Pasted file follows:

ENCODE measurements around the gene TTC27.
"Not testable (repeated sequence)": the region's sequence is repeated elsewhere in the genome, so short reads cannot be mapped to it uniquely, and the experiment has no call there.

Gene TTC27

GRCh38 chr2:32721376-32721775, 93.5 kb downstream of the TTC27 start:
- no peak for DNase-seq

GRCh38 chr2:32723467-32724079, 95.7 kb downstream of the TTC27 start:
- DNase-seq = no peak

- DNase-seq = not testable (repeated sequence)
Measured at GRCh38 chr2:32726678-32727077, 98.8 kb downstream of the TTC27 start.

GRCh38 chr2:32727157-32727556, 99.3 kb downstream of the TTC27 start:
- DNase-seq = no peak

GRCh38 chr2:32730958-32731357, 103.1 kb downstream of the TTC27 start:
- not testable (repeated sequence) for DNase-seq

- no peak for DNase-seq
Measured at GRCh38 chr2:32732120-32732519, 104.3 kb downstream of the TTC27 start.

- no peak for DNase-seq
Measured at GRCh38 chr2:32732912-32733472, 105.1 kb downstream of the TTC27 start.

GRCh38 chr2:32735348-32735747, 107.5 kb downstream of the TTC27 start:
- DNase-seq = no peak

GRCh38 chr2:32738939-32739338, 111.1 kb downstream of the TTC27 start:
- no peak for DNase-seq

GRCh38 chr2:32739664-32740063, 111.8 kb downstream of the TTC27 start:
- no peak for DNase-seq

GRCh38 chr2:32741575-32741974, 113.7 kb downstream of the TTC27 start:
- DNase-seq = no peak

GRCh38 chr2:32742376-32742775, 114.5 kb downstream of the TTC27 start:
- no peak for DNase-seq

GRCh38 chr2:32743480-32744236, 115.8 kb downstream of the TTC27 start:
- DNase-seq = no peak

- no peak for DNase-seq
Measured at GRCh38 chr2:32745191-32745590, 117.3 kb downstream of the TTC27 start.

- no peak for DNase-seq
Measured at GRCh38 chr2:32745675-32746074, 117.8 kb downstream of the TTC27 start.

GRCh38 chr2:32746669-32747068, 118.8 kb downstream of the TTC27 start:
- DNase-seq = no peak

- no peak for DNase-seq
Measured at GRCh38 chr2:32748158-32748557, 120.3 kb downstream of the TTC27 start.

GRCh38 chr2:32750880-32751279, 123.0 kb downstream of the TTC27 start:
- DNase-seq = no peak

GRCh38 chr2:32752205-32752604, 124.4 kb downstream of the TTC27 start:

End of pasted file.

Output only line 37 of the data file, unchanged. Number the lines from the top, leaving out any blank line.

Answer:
Measured at GRCh38 chr2:32748158-32748557, 120.3 kb downstream of the TTC27 start.